- Use in pediatric patients younger than 18 years is not recommended because of the potential for HPA axis suppression
Route of administration: Cutaneous. Creams are especially appropriate for moist or weeping surfaces. Ointments are especially appropriate for dry, lichenified or scaly lesions.
Co-administered drugs that can inhibit CYP3A4 (eg ritonavir, itraconazole) have been shown to inhibit the metabolism of corticosteroids leading to increased systemic exposure.
It is contraindicated in patient with hypersensitivity to any component of the preparation. It should not be used in rosacea, acne vulgaris, perioral dermatitis, perianal and genital pruritus, pruritus without inflammation, untreated cutaneous infections.
The most reported side effects are burning and stinging sensation. Less frequent adverse reactions are itching, skin atrophy, cracking and fissuring of the skin. Cushing syndrome has been reported in infants and adults as a result of prolonged use of topical Clobetasol Propionate formulations.
Pregnancy & Lactation
There are limited data from the use of Clobetasol Propionate cream in pregnant women. Topical administration of corticosteroids to pregnant animals can cause abnormalities of foetal development. The relevance of this finding to humans has not been established. However, the administration of Clobetasol Propionate Cream during pregnancy and lactation should only be considered if the expected benefit to the mother outweighs the possible risks of treatment.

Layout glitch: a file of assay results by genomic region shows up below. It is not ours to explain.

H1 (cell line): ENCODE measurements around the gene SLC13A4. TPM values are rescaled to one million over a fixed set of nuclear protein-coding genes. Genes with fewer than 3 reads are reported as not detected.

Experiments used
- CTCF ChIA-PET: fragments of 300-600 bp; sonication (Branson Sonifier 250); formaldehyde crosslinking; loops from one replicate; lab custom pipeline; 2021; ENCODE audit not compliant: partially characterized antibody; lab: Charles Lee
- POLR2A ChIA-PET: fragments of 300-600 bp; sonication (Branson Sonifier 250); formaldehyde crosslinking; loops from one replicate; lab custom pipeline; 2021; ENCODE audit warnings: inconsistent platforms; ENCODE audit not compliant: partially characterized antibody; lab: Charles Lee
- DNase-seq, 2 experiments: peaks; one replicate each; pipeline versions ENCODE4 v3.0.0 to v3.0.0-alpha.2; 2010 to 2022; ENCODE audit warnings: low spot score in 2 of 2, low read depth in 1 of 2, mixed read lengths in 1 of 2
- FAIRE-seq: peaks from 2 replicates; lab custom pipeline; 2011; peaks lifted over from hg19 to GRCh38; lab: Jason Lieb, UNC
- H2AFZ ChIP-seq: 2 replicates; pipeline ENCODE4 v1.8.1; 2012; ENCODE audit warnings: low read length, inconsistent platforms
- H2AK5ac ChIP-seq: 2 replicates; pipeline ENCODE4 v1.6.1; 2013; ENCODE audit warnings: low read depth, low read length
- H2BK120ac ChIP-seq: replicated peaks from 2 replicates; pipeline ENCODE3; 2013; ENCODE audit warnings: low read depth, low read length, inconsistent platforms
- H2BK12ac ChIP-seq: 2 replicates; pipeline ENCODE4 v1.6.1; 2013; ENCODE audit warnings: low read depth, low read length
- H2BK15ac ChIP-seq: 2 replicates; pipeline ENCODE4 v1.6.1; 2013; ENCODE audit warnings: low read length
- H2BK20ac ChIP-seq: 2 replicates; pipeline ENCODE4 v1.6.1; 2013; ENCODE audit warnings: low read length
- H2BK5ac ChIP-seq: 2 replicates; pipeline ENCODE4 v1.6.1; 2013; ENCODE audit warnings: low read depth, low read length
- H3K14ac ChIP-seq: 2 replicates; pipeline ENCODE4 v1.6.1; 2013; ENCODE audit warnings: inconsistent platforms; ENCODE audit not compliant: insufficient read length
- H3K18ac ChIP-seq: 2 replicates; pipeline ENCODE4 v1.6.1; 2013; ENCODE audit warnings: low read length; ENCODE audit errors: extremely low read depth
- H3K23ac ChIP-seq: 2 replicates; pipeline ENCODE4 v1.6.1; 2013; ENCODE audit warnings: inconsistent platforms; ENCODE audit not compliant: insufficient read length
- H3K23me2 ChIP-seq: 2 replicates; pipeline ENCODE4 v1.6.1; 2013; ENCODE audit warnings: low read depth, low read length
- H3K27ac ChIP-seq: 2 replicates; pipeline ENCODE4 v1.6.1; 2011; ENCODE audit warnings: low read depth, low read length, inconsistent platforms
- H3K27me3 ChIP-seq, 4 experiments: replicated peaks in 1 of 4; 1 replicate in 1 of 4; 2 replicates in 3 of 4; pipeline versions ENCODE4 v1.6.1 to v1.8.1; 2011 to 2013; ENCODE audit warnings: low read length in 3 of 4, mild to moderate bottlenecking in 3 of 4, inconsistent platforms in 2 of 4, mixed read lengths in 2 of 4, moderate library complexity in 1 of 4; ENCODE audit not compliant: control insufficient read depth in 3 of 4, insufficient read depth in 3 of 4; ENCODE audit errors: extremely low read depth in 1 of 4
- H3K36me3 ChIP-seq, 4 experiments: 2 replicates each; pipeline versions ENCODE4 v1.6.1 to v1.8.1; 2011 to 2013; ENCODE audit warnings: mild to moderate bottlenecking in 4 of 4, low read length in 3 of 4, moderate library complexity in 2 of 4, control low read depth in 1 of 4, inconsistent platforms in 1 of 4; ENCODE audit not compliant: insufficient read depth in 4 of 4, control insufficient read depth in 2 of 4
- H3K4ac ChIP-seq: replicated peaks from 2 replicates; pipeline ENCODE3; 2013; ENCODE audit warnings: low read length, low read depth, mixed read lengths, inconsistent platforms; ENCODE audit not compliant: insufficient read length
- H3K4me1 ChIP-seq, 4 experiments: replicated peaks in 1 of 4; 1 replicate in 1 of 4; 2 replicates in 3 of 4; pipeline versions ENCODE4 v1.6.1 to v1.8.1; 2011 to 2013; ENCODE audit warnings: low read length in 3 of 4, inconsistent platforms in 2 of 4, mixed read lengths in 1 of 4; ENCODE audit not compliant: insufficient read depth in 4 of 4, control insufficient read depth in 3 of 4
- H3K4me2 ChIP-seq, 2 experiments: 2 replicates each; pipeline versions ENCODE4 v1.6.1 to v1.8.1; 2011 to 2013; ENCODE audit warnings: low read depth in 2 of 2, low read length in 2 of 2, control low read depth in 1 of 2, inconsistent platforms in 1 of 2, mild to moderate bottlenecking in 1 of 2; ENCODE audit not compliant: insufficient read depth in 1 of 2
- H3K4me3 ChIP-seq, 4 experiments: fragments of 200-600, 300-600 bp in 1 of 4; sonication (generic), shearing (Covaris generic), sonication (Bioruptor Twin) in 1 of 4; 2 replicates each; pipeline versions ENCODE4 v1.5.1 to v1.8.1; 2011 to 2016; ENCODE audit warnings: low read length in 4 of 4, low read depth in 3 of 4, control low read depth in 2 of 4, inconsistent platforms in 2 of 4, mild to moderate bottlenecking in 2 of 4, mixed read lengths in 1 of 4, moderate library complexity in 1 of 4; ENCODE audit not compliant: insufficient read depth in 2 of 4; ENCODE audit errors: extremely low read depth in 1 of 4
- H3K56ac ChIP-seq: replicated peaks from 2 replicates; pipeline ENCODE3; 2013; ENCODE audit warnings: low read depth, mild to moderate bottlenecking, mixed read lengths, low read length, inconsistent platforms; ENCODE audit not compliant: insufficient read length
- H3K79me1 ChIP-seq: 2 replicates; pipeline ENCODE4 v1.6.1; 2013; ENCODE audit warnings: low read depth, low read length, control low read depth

It is unknown whether this drug is excreted in human milk. Because many drugs are excreted in human milk, caution should be exercised when Clobetasol Propionate Cream is administered to a nursing woman.
Precautions & Warnings
In case of using occlusive dressings, the skin should be cleansed before a fresh dressing is applied. Topical corticosteroids should be used with caution in psoriasis as rebound relapses, and development of local or systemic toxicity due to impaired barrier function of the skin may occur. If used on the face, treatment should be limited to 5 days. When Clobetasol Propionate used on eyelids, care should be taken to avoid the eyes as cataract and glaucoma might result from repeated exposure.
Use in Special Populations
In infants and children under 12 years of age, long-term continuous topical corticosteroid therapy should be avoided where possible, as adrenal suppression can occur. Children are more susceptible to the use of topical corticosteroids which develops atrophic changes.
Acute overdosage is very unlikely to occur, however, in the case of chronic over-dosage or misuse the features of hypercortisolism may occur and in this situation topical steroid should be discontinued.
Keep below 30°C temperature, protected from light and moisture. Do not freeze. Keep out of the reach of children.